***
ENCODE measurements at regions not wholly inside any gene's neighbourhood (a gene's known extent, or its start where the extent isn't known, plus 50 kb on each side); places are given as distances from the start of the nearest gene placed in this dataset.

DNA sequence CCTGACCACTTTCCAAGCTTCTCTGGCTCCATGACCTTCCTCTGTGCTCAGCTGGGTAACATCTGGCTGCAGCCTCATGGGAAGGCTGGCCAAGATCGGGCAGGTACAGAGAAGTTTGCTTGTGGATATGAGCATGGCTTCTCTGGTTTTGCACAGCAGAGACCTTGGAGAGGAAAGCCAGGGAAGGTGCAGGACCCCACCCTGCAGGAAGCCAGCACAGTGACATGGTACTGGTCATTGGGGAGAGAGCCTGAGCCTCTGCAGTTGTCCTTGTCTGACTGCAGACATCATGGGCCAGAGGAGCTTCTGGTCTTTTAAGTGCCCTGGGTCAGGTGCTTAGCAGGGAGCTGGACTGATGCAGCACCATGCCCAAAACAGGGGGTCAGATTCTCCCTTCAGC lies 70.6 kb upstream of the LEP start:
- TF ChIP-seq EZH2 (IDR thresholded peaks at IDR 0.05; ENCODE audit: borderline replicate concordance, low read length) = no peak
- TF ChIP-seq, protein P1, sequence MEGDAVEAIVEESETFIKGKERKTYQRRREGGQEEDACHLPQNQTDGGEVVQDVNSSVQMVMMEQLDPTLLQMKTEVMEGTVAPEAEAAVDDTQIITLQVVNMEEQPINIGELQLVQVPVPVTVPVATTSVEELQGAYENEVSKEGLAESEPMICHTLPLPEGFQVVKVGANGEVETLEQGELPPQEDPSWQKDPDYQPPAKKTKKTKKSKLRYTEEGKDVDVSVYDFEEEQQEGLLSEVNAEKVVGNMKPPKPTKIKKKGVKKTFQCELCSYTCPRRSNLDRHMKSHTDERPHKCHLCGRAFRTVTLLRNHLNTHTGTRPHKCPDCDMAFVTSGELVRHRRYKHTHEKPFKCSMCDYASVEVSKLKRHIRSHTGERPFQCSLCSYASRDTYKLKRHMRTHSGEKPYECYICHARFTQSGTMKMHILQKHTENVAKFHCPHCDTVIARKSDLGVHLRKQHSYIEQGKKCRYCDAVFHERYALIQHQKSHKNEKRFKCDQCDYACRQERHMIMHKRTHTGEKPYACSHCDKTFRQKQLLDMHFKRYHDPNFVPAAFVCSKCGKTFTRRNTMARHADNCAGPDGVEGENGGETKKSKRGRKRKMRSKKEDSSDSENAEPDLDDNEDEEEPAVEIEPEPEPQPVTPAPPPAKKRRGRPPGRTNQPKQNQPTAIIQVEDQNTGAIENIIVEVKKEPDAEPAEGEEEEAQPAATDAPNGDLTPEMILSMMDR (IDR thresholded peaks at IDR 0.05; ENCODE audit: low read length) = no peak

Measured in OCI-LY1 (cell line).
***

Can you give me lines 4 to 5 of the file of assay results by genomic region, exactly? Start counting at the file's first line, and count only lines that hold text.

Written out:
- TF ChIP-seq, protein P1, sequence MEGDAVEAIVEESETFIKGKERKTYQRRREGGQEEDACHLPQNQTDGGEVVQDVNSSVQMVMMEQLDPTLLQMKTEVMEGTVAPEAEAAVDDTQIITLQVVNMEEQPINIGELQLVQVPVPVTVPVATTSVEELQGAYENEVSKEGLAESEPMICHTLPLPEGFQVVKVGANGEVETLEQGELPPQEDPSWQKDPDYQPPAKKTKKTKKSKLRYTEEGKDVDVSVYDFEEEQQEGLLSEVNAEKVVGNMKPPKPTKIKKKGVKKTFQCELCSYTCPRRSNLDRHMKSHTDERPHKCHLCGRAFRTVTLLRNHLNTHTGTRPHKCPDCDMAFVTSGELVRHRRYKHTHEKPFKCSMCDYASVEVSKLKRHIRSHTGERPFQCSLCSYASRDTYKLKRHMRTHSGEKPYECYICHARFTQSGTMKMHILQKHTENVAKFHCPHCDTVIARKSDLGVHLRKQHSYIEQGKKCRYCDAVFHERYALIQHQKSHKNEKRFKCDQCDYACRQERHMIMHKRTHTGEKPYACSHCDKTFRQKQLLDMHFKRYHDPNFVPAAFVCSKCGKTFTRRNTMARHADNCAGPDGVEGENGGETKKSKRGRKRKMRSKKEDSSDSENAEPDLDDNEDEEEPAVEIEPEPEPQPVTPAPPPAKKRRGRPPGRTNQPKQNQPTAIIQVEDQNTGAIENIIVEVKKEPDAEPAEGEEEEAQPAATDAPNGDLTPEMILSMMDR (IDR thresholded peaks at IDR 0.05; ENCODE audit: low read length) = no peak

Measured in OCI-LY1 (cell line).